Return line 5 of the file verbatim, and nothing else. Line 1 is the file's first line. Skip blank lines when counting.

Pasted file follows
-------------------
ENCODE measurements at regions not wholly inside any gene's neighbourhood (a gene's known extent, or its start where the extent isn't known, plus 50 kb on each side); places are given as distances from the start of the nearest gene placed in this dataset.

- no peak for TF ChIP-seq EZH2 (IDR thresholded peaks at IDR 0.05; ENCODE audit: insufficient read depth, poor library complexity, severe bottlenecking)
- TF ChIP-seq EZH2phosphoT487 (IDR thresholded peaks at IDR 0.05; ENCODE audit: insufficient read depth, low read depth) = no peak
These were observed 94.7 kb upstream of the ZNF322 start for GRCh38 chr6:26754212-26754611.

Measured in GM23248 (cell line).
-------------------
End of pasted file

Measured in GM23248 (cell line).